Kay Ryan, 62, is the nation's new poet laureate, the 16th.
I discovered her serendipitously in 1996 or 1997, while browsing books on a discount table at Bayboro Books on the campus of the University of South Florida St. Petersburg.
The book, Flamingo Watching, caught my eye. The day before, I had been kayaking in Fort De Soto Park and had wondered what had happened to the flocks of radiantly pink and red flamingos I used to see in Florida. In the back of my mind, as I weighed the book's title and recalled my experience at Fort De Soto, I could hear my mother's voice: "Everything for a reason."
Being a native Floridian and a columnist always looking for interesting topics, I thought I had found a book, perhaps with colorful photographs, unusual facts and memorable anecdotes, about one of our beautiful wading birds.
To my surprise, however, Flamingo Watching was a thin collection of poems. As a former literature teacher, I assumed the book was named for a special poem in the collection. Sure enough, I found the poem titled Flamingo Watching in the table of contents. It began:
Wherever the flamingo goes,
she brings a city's worth
I stopped reading. I was stumped. I had never seen the word "furbelows." What was a furbelow? As a teacher, I knew to never continue reading if you don't know a word or can't apprehend its meaning in context. Not having a dictionary on me, I asked the clerk, a young woman, if I could use the Webster's on her desk.
After finding the definition of furbelow, "a flounce or ruffle, a showy, useless decoration or elaboration," I was instantly hooked on the poem. What a clever use of furbelow, a word that was onomatopoetically accurate and infinitely suggestive. I continued to read:
unnatural by nature —
too vivid and peculiar
a structure to be pretty,
and flexible to the point
of oddity. Perched on
those legs, anything she does
seems like an act. Descending
on her egg or draping her head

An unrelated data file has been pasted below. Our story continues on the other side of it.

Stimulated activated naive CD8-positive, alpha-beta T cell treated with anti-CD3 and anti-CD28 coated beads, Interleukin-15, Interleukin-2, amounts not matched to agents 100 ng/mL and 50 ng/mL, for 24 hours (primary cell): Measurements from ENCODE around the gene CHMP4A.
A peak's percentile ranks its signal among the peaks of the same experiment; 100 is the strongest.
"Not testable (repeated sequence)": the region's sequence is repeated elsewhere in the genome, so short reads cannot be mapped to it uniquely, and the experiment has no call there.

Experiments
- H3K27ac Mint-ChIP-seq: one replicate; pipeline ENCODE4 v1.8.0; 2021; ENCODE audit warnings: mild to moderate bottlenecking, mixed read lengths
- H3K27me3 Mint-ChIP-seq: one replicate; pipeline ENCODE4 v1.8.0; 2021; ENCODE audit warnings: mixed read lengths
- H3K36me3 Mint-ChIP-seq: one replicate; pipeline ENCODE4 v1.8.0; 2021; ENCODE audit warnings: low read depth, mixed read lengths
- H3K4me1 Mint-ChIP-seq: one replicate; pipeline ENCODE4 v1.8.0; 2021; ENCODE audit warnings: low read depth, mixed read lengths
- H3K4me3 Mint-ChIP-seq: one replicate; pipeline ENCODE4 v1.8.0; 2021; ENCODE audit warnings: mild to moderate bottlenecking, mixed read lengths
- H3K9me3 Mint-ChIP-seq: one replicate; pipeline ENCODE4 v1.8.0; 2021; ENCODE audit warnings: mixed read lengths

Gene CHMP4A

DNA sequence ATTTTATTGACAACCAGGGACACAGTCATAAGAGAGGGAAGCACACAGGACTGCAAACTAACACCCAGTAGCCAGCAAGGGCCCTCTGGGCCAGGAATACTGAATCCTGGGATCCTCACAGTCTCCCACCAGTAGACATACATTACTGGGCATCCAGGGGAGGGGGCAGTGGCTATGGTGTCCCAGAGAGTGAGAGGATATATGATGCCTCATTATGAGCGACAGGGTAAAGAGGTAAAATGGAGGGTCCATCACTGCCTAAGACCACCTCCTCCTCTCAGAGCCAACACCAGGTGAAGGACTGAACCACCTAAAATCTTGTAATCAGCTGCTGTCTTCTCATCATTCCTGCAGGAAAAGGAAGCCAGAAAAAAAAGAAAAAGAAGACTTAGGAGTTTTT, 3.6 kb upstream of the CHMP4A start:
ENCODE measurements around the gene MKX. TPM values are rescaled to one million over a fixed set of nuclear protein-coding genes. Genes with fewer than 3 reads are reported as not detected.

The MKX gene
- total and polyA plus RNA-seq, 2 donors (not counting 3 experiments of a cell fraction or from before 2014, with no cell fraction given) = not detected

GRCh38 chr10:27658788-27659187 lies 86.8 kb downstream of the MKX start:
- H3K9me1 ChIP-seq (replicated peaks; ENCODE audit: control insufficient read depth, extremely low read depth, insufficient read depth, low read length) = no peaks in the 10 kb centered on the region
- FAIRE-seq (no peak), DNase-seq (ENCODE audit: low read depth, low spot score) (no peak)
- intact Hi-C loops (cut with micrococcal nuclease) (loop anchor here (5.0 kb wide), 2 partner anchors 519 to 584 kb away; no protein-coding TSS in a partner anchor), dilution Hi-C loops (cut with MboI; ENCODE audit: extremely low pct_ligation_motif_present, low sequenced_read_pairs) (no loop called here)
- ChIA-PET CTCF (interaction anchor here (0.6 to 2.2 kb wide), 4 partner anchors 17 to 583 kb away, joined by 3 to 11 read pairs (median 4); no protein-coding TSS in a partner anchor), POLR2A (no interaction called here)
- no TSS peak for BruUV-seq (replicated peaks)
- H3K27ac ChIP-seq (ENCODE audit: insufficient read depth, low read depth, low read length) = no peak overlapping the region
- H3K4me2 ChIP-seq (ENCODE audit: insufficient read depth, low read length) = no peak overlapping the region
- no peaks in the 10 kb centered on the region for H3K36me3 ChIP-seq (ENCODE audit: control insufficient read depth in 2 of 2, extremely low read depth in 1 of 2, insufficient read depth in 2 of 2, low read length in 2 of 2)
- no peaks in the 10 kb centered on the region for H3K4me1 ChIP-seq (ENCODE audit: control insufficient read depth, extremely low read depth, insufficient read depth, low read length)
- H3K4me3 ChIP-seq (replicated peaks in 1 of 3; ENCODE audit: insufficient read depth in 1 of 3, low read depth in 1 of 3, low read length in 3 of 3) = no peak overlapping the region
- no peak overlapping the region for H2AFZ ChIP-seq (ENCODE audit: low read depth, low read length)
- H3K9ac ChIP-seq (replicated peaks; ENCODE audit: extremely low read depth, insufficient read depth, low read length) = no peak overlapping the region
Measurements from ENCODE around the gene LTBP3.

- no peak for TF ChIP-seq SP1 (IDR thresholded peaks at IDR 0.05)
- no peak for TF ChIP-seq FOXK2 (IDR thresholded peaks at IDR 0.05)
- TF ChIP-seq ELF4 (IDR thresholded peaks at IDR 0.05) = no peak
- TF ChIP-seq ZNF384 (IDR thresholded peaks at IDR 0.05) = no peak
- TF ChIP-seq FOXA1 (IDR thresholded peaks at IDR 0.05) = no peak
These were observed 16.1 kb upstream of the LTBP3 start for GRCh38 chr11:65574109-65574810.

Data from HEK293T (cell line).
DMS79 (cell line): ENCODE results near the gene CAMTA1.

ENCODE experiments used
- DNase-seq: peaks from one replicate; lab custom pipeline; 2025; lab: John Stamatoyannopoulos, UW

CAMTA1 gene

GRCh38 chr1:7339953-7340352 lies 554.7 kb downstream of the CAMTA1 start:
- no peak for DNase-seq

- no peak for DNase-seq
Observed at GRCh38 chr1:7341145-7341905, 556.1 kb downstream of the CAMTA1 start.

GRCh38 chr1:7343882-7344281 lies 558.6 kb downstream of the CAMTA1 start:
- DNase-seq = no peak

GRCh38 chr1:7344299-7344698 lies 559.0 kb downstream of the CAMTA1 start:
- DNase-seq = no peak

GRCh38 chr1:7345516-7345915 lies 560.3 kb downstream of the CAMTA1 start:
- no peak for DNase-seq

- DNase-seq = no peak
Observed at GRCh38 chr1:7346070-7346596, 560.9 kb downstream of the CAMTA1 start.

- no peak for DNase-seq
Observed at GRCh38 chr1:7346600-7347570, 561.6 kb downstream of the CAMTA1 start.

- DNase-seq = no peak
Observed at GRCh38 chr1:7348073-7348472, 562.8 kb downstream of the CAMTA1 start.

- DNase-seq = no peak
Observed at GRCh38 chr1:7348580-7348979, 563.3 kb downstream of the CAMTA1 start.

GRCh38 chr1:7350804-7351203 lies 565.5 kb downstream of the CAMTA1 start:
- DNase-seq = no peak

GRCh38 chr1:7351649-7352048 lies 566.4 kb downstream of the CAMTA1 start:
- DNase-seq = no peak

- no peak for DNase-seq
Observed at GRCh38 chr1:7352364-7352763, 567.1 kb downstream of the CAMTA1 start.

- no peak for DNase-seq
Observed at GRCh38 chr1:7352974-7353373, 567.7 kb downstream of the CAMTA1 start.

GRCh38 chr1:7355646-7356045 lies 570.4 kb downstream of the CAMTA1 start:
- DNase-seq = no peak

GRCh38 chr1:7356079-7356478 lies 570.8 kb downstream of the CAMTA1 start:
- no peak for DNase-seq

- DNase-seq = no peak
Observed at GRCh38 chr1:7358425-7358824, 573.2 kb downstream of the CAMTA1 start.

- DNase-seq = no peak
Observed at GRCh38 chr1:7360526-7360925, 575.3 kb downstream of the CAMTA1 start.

along her back, she's
too exact and sinuous
to convince an audience
she's serious. The natural elect,
they think, would be less pink,
less able to relax their necks,
less flamboyant in general.
They privately expect that it's some
poorly jointed bland grey animal
with mitts for hands
whom God protects.
None of the real flamingos I used to watch in Florida seemed as real as the one Ryan had described with such mischievous wordplay. The imagery — sparse, incongruous and somehow perfectly logical and sensible — convinced me that I would never see a flamingo in the same way. I knew, too, that the best photographer could never match Ryan's ethereality.
I read the poem again, this time wondering why Ryan had described the flamingo as a "she." Surely, there are male flamingos. I sensed that furbelows felt inappropriate for a "he." I rejected the image of a male flouncing and ruffling.
Obviously, I had no idea if the author had intended such a reaction from the reader. I knew nothing of the poem's authorial intent. Still, Ryan had lulled me into the poetic moment, reassuring me that I had touched the essence of the flamingo.
Flamingo Watching, with its spare language and big intellectual leaps, made me feel inadequate. I realized I hadn't listened to Miss Gloria Bonaparte, my high school English teacher so long ago who tried to teach me how to "really read a poem."
When I learned last week that Kay Ryan had been named the new poet laureate, I reread every poem in Flamingo Watching. Each poem was brand new, each offering new insights and touching, inciting emotions, which I believe is the raison d'etre of this special genre.